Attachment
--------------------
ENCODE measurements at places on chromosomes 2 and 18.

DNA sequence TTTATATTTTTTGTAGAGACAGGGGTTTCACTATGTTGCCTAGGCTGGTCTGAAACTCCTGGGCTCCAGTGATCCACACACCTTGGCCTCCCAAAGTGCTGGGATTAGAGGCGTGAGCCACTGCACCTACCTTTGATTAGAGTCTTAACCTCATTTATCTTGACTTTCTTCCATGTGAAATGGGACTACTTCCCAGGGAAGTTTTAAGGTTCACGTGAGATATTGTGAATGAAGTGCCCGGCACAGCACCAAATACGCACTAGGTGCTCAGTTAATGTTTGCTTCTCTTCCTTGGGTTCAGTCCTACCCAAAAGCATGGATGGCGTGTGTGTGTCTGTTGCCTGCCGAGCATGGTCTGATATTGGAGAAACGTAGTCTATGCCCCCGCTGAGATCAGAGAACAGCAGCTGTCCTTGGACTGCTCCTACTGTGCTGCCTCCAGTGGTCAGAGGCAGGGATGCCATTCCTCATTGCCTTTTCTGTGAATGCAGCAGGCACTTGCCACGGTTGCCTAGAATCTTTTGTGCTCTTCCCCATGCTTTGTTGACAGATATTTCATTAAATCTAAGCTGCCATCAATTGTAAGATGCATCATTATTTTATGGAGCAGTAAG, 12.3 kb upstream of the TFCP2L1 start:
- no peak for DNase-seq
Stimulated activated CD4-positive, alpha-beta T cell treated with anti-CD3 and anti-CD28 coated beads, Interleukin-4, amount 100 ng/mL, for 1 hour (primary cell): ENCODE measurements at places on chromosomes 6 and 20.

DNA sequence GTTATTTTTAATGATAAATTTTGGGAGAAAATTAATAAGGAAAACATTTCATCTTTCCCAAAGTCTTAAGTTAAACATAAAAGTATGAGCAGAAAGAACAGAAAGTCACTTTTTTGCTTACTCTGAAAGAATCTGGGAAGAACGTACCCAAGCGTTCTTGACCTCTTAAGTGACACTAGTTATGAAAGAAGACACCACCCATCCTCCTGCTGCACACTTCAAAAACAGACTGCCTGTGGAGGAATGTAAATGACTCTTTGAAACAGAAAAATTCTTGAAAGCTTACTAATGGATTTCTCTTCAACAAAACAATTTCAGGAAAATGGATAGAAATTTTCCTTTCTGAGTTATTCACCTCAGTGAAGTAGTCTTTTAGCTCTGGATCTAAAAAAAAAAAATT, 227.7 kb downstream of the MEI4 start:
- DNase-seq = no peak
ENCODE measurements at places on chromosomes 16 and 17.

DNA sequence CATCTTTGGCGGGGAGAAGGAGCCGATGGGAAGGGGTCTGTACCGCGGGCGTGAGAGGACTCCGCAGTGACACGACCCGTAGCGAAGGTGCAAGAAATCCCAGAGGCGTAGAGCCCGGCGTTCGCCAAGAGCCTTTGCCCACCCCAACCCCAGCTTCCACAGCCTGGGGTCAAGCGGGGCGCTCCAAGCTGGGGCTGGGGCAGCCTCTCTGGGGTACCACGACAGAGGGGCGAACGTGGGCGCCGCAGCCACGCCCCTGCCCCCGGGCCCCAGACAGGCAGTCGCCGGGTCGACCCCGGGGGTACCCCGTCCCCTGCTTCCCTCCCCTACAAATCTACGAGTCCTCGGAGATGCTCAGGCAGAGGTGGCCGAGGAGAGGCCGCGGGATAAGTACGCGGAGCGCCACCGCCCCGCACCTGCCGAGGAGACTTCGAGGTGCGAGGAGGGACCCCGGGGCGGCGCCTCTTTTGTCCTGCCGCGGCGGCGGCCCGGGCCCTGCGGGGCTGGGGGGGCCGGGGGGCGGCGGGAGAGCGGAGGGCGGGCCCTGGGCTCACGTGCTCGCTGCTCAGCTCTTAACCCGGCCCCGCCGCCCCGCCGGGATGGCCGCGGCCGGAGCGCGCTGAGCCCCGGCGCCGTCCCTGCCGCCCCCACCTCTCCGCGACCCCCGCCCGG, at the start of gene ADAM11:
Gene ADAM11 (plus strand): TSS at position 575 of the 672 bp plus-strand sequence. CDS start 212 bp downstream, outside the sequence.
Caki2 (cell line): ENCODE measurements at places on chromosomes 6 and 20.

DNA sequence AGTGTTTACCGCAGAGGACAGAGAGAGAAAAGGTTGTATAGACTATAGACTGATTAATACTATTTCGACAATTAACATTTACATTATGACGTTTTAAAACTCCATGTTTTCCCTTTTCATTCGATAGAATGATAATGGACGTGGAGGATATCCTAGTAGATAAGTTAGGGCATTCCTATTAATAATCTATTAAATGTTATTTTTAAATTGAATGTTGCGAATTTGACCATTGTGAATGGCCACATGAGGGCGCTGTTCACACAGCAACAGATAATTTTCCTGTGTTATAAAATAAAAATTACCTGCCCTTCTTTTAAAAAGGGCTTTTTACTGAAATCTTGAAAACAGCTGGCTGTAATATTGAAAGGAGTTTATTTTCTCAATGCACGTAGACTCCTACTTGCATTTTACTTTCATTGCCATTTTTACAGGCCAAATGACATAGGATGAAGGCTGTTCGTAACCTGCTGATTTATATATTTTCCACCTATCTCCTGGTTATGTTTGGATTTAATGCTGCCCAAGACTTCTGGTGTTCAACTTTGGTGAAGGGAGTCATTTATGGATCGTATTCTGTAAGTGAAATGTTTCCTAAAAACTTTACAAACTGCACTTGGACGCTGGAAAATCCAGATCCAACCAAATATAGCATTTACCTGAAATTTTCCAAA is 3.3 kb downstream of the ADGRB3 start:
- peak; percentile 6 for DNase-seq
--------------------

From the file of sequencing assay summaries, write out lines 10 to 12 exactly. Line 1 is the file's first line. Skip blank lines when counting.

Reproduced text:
Caki2 (cell line): ENCODE measurements at places on chromosomes 6 and 20.

DNA sequence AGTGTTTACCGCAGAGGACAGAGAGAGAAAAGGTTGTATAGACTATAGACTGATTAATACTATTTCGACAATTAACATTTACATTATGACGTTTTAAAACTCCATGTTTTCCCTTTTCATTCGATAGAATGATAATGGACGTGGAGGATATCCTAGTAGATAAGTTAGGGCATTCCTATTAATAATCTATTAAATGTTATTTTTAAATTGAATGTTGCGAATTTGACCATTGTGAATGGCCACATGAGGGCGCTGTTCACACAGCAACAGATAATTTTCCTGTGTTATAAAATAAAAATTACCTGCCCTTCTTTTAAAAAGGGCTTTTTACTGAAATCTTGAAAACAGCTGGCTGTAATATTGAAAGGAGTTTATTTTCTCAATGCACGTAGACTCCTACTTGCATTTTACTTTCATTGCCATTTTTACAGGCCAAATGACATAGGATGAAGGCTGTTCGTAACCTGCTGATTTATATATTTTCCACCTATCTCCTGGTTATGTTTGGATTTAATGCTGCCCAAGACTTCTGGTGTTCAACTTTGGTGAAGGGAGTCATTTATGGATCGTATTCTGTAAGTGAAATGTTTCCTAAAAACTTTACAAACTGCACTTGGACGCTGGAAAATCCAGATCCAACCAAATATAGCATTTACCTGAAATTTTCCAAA is 3.3 kb downstream of the ADGRB3 start:
- peak; percentile 6 for DNase-seq